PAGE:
Robert Cottingham


Commercial signs are amazing. Here these monumental elaborate structures designed solely to tell you that this is where you can buy a hamburger or a pack of cigarettes. All that effort, all that pomposity just to sell you something. And yet, they are a heroic attempt by someone to leave his mark.

Robert Cottingham (born 1935 in Brooklyn, New York) is an American artist known for his paintings and prints of urban American landscapes depicting building facades, neon signs, movie marquees and shop fronts.


Although often considered one of the most important photorealist painters, Cottingham rejects the label of being a photorealist. He rather sees himself as a realist painter working in a long tradition of American vernacular scenes in the line of the likes of Stuart Davis, Charles Demuth, Edward Hopper and Charles Sheeler. Cottingham regards his works as no mere painterly translations of photographs or reproductions of reality since he often changes the words in his facades to alter the meaning of the subject. His primary interest lies in the subject matter — the so-called Americana.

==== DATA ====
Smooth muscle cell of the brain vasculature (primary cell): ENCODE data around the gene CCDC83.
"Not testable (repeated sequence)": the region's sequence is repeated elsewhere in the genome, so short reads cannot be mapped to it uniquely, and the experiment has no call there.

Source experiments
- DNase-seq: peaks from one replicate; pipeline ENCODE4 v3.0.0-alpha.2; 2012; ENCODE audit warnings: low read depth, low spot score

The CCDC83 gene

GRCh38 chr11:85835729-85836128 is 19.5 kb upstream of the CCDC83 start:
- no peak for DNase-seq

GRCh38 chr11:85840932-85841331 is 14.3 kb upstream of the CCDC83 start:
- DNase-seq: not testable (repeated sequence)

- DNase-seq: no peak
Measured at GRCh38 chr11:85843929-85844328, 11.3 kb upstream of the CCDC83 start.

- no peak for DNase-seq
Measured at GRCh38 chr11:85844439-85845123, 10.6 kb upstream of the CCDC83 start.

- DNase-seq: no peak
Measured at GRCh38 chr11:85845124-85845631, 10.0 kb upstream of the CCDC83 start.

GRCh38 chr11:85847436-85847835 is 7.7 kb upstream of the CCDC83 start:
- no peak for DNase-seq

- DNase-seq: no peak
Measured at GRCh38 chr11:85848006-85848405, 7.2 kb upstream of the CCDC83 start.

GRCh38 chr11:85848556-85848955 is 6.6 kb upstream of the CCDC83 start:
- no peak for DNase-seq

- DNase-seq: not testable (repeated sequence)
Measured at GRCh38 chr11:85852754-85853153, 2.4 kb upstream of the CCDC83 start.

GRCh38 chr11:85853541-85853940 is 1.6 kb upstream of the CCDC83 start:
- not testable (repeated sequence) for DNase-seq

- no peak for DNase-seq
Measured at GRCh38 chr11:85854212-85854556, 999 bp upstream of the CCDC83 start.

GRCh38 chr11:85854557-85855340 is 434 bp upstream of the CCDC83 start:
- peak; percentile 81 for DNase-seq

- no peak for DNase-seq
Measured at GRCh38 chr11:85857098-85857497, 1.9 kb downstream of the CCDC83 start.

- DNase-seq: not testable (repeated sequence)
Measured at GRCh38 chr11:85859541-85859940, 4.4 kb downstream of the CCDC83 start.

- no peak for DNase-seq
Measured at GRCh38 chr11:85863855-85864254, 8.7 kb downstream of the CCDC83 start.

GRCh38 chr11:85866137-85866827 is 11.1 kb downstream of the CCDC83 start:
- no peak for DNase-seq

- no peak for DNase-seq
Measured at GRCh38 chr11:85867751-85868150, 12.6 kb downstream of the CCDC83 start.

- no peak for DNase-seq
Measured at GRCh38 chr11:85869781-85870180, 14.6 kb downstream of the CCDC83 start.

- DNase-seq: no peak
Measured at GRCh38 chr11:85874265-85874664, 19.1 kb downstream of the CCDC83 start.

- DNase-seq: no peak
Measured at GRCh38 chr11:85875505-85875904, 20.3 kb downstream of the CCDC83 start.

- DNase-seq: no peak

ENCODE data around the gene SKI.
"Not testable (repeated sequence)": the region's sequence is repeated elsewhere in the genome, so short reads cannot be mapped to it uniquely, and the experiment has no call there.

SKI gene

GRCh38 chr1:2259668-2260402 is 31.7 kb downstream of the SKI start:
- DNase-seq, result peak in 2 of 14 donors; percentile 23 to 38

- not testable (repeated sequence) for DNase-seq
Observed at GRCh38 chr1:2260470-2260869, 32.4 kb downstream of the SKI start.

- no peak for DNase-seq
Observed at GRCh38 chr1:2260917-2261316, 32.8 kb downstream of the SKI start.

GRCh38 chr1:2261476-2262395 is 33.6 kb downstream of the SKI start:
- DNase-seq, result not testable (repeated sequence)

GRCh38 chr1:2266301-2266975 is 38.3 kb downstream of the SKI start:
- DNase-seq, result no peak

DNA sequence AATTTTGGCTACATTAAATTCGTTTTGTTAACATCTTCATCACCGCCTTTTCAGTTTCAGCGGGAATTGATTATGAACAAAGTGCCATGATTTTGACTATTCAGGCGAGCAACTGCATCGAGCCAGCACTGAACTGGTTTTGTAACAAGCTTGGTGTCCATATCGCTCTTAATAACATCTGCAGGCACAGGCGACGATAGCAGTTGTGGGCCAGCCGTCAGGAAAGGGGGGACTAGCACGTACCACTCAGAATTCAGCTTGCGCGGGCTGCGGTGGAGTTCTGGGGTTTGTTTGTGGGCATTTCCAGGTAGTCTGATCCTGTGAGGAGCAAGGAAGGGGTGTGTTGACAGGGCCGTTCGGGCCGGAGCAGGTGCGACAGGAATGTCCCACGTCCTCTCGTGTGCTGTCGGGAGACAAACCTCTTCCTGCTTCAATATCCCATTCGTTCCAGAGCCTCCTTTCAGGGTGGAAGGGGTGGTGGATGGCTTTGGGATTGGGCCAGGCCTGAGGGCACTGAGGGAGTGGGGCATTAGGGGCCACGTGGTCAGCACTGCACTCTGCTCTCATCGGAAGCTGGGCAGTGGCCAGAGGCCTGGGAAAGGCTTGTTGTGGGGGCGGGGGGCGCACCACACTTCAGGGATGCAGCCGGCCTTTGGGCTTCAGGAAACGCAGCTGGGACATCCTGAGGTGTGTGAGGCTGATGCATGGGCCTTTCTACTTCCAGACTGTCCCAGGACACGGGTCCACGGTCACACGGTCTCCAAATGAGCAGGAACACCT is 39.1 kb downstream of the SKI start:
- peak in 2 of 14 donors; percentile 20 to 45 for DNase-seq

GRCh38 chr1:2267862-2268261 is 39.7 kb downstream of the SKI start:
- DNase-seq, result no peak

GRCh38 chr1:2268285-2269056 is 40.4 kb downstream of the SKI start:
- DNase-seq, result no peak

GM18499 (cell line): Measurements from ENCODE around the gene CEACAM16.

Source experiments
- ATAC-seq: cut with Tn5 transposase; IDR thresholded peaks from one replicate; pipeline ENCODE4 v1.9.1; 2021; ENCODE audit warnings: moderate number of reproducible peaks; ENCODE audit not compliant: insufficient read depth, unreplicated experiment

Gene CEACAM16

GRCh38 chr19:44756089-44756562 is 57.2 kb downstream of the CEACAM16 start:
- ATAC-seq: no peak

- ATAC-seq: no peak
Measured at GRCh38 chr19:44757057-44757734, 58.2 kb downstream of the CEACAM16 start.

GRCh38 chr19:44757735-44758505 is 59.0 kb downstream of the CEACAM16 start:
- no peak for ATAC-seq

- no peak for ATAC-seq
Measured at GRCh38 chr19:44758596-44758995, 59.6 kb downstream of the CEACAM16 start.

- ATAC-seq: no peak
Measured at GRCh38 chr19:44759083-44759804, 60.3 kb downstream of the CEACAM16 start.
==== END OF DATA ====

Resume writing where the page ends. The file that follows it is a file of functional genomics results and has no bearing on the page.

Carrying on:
Cottingham studied art at Brooklyn's Pratt Institute and started his career in advertising. After relocating to Los Angeles for work, he began to commit seriously to painting. In 1968, he ended his advertising career and devoted himself full-time to painting. In the late 1960s, he started using photography in his painting practice.


His first solo show was in 1971 at the O.K. Harris Gallery in New York. In 1990, he was elected into the National Academy of Design as an Associate Academician, and became a full Academician in 1994. A retrospective of Cottingham's work took place at the Smithsonian American Art Museum in 1998.


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